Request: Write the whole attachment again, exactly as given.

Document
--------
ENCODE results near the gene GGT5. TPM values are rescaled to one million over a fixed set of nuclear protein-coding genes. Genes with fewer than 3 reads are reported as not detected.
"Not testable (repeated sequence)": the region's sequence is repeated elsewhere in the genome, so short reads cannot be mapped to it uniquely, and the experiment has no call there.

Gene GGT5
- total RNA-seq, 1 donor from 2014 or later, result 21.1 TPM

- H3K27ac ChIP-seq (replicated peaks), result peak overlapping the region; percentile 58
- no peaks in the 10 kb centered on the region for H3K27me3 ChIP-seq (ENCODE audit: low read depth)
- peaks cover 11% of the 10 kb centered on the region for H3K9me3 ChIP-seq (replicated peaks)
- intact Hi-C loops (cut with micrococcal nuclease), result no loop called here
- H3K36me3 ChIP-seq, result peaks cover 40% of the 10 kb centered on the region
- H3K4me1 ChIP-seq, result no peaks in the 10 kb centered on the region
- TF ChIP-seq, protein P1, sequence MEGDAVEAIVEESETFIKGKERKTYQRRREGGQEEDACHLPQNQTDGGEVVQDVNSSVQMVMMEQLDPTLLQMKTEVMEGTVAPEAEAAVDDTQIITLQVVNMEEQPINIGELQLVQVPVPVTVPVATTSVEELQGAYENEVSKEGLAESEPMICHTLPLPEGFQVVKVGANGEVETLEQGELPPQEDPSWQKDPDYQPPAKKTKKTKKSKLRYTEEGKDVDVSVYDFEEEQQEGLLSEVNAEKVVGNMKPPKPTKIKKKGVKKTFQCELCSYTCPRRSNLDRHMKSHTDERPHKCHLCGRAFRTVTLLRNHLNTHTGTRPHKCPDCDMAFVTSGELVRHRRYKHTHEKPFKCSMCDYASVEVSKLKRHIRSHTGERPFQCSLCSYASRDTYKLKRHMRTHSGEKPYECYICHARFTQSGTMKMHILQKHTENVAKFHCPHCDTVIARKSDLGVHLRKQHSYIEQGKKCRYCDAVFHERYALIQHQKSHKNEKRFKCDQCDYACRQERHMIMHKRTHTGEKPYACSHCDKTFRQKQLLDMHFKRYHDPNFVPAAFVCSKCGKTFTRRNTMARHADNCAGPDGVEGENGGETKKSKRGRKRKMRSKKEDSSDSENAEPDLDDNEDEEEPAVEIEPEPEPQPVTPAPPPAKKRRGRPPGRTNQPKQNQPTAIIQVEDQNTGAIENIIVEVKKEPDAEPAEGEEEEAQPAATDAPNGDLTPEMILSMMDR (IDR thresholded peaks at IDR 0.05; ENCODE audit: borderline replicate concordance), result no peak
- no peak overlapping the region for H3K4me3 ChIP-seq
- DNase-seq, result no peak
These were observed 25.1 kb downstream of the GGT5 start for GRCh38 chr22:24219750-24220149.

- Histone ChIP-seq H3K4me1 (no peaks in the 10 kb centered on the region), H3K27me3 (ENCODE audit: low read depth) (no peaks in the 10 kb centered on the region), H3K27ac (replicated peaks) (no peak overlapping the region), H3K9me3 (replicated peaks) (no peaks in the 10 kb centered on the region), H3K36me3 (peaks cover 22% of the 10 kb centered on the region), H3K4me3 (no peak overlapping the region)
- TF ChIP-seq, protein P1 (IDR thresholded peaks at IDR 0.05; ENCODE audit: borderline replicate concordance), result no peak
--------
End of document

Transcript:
ENCODE results near the gene GGT5. TPM values are rescaled to one million over a fixed set of nuclear protein-coding genes. Genes with fewer than 3 reads are reported as not detected.
"Not testable (repeated sequence)": the region's sequence is repeated elsewhere in the genome, so short reads cannot be mapped to it uniquely, and the experiment has no call there.

Gene GGT5
- total RNA-seq, 1 donor from 2014 or later, result 21.1 TPM

- H3K27ac ChIP-seq (replicated peaks), result peak overlapping the region; percentile 58
- no peaks in the 10 kb centered on the region for H3K27me3 ChIP-seq (ENCODE audit: low read depth)
- peaks cover 11% of the 10 kb centered on the region for H3K9me3 ChIP-seq (replicated peaks)
- intact Hi-C loops (cut with micrococcal nuclease), result no loop called here
- H3K36me3 ChIP-seq, result peaks cover 40% of the 10 kb centered on the region
- H3K4me1 ChIP-seq, result no peaks in the 10 kb centered on the region
- TF ChIP-seq, protein P1, sequence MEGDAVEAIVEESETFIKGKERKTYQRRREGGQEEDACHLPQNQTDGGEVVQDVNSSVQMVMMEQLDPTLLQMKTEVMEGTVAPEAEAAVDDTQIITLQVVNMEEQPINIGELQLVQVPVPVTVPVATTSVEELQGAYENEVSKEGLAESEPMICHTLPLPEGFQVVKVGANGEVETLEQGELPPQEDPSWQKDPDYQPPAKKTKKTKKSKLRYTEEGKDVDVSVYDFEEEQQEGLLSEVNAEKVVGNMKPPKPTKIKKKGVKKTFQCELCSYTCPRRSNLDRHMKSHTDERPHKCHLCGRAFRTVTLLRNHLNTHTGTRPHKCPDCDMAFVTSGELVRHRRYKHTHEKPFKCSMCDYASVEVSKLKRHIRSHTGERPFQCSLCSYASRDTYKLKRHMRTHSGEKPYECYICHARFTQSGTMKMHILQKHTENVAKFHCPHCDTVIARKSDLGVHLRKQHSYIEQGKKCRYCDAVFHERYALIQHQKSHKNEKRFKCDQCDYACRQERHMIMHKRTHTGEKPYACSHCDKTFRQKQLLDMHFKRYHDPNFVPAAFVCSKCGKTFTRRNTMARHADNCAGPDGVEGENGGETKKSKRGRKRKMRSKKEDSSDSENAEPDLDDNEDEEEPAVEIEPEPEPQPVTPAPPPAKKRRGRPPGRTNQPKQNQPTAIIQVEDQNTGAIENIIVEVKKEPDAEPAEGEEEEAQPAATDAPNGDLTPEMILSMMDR (IDR thresholded peaks at IDR 0.05; ENCODE audit: borderline replicate concordance), result no peak
- no peak overlapping the region for H3K4me3 ChIP-seq
- DNase-seq, result no peak
These were observed 25.1 kb downstream of the GGT5 start for GRCh38 chr22:24219750-24220149.

- Histone ChIP-seq H3K4me1 (no peaks in the 10 kb centered on the region), H3K27me3 (ENCODE audit: low read depth) (no peaks in the 10 kb centered on the region), H3K27ac (replicated peaks) (no peak overlapping the region), H3K9me3 (replicated peaks) (no peaks in the 10 kb centered on the region), H3K36me3 (peaks cover 22% of the 10 kb centered on the region), H3K4me3 (no peak overlapping the region)
- TF ChIP-seq, protein P1 (IDR thresholded peaks at IDR 0.05; ENCODE audit: borderline replicate concordance), result no peak